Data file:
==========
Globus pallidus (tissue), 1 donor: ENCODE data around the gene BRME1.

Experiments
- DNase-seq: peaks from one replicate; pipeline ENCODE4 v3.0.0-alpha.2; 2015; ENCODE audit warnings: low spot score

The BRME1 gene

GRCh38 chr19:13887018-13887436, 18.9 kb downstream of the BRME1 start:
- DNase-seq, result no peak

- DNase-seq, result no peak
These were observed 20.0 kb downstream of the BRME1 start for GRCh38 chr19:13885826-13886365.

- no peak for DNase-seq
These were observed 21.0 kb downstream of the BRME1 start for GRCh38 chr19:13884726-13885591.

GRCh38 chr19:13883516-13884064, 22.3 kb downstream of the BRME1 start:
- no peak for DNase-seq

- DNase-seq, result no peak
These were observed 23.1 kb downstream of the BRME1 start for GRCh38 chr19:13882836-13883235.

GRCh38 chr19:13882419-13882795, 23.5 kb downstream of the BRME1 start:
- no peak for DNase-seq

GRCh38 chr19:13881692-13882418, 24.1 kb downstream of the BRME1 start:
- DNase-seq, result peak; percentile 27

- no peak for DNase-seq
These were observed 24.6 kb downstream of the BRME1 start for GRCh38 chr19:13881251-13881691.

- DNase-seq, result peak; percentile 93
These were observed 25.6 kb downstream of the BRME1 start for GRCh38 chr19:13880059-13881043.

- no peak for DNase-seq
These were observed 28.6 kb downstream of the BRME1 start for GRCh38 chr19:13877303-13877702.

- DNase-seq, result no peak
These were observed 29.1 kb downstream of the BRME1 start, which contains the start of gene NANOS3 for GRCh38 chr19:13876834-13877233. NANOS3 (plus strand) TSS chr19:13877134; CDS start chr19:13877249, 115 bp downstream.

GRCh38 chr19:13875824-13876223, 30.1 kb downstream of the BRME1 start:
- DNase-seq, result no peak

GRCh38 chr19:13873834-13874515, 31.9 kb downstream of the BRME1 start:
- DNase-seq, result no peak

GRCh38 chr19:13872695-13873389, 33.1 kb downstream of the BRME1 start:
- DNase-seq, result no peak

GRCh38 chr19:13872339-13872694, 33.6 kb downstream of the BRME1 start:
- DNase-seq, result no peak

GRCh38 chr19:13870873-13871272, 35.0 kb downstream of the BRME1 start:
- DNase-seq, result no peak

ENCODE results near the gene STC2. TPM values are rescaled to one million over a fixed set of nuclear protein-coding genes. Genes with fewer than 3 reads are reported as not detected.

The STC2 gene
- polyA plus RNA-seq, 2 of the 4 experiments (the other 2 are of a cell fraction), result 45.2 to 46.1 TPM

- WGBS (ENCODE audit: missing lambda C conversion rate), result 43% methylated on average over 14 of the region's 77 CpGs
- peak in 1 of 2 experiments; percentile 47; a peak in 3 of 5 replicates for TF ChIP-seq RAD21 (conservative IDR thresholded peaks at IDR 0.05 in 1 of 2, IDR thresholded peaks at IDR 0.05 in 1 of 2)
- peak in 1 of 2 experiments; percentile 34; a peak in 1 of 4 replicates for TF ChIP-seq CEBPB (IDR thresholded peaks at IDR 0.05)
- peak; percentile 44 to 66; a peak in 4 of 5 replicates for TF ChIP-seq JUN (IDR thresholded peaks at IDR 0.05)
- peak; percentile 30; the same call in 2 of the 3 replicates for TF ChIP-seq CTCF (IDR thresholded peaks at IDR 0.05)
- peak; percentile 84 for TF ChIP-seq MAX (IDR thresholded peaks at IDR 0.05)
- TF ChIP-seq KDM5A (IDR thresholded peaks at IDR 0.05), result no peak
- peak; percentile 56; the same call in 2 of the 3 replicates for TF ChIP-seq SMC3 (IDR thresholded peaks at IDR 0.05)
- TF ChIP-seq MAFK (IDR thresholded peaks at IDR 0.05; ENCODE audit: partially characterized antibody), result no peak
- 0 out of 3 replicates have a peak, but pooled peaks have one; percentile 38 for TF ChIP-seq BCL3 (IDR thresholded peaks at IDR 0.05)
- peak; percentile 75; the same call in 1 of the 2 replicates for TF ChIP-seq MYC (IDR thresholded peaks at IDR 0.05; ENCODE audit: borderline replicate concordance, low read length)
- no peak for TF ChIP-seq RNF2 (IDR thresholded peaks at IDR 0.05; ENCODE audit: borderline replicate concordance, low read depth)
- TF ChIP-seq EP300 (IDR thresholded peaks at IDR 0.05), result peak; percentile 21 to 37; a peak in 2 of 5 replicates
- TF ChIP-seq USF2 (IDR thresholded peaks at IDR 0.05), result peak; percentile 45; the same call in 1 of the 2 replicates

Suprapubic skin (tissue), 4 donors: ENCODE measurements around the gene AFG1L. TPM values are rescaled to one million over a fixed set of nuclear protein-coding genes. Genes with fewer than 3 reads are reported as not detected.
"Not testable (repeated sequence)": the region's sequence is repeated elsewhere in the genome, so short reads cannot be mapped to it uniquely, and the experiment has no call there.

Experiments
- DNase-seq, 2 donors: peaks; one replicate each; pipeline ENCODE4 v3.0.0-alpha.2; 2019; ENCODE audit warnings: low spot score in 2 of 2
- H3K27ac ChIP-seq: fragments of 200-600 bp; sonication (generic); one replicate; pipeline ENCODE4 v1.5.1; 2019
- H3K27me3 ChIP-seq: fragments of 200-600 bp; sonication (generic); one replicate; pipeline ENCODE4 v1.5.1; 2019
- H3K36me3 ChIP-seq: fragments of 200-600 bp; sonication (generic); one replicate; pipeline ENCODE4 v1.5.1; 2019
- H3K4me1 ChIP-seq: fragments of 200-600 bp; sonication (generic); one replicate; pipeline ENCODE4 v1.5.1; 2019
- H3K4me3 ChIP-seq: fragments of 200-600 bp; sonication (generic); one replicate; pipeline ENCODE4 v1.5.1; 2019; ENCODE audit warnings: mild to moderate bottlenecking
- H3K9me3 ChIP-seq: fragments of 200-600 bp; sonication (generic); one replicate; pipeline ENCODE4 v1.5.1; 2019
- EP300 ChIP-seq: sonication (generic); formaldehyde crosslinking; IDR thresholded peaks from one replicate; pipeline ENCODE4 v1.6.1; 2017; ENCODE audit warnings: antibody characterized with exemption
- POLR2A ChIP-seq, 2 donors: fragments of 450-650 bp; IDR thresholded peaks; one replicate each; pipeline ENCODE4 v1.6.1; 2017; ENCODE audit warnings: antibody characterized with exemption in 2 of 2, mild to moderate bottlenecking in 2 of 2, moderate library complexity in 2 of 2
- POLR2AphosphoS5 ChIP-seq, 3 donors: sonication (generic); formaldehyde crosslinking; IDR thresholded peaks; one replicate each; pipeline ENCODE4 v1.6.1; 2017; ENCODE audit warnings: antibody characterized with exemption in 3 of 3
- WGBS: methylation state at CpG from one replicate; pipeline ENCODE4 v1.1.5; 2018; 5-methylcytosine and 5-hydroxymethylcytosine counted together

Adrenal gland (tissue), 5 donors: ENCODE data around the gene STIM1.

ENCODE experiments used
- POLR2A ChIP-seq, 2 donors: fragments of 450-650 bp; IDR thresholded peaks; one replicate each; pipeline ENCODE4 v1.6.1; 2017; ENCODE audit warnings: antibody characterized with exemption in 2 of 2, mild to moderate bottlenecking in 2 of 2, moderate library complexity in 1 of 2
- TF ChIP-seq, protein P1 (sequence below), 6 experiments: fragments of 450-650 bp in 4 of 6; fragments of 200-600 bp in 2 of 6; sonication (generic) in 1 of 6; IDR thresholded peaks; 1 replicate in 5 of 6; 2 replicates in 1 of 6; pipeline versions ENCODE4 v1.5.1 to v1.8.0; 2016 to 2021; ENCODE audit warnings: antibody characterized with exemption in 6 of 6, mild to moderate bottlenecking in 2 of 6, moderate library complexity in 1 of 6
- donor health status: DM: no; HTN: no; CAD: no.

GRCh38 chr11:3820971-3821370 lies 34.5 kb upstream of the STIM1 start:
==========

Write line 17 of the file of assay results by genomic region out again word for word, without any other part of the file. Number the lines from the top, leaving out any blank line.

GRCh38 chr19:13881692-13882418, 24.1 kb downstream of the BRME1 start: